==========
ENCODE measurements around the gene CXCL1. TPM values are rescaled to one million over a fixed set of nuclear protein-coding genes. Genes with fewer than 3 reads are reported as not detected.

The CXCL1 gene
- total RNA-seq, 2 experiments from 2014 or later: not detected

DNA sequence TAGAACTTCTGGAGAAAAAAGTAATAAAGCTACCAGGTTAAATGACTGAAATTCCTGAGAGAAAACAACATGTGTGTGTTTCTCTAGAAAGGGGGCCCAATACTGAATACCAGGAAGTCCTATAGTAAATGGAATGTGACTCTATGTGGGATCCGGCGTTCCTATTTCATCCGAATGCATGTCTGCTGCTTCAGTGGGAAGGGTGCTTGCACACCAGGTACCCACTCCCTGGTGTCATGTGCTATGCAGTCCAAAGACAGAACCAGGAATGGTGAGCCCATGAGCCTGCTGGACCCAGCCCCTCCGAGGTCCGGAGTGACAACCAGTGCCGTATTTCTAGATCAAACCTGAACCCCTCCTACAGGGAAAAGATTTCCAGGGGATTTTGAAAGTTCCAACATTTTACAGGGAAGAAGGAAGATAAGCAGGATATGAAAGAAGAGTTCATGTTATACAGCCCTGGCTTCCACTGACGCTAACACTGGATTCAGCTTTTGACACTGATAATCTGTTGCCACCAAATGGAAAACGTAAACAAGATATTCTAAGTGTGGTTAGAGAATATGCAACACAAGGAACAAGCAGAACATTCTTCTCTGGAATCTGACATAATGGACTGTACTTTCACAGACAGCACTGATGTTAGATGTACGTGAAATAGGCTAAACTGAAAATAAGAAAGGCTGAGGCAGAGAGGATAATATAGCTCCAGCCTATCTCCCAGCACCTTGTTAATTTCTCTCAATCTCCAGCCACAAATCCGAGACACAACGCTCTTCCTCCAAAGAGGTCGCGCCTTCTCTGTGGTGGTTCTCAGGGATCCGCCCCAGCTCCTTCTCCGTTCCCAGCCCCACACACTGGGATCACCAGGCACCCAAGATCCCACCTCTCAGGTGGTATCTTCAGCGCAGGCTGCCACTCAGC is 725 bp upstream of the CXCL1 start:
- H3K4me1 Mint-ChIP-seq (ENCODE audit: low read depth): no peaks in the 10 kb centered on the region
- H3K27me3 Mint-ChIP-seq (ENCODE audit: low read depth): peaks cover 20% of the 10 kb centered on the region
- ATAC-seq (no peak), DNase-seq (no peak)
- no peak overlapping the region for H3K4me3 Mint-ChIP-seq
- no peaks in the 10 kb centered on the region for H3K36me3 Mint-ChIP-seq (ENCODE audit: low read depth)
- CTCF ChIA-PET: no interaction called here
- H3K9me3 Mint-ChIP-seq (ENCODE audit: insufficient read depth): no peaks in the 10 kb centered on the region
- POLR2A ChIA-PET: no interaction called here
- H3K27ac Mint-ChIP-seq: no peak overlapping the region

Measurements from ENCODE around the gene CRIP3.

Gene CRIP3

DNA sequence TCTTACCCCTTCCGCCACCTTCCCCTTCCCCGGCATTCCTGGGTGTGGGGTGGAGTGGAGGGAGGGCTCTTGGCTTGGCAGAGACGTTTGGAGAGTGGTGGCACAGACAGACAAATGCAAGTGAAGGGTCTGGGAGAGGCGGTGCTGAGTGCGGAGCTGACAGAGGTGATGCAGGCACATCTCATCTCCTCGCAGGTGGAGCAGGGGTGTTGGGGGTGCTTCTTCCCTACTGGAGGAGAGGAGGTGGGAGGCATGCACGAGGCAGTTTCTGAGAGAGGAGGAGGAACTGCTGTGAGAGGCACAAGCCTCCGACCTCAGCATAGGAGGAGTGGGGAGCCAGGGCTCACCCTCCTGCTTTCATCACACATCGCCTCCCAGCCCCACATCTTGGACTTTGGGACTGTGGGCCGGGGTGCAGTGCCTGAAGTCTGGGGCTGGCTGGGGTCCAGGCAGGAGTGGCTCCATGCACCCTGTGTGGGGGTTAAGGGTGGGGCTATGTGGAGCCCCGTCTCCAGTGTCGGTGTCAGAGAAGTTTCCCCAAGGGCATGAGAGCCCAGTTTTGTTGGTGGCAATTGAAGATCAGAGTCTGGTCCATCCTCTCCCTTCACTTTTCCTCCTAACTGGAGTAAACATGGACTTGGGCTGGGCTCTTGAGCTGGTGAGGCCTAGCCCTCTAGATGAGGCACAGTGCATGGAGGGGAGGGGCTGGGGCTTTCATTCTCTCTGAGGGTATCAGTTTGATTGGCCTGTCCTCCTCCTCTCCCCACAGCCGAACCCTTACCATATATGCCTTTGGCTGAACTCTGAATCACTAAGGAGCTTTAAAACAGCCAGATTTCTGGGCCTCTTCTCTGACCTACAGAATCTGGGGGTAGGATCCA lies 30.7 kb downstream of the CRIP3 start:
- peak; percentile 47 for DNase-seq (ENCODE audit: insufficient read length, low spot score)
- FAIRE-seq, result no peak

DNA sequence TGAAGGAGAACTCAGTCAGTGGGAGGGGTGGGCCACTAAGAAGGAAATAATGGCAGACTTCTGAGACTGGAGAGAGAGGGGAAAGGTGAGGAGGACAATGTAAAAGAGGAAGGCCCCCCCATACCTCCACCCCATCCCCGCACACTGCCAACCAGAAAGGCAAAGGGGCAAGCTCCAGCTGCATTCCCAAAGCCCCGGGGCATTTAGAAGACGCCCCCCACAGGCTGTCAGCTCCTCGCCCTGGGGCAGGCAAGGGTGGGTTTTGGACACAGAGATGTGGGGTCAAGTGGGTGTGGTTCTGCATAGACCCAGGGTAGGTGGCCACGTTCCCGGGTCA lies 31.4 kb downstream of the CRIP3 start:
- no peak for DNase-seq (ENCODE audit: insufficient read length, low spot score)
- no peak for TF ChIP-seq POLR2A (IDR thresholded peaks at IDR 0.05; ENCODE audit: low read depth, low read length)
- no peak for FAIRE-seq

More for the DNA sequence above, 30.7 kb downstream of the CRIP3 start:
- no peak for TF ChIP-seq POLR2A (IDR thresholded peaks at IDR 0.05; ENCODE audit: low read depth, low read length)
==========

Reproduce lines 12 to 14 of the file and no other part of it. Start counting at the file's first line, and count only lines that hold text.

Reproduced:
- POLR2A ChIA-PET: no interaction called here
- H3K27ac Mint-ChIP-seq: no peak overlapping the region

Measurements from ENCODE around the gene CRIP3.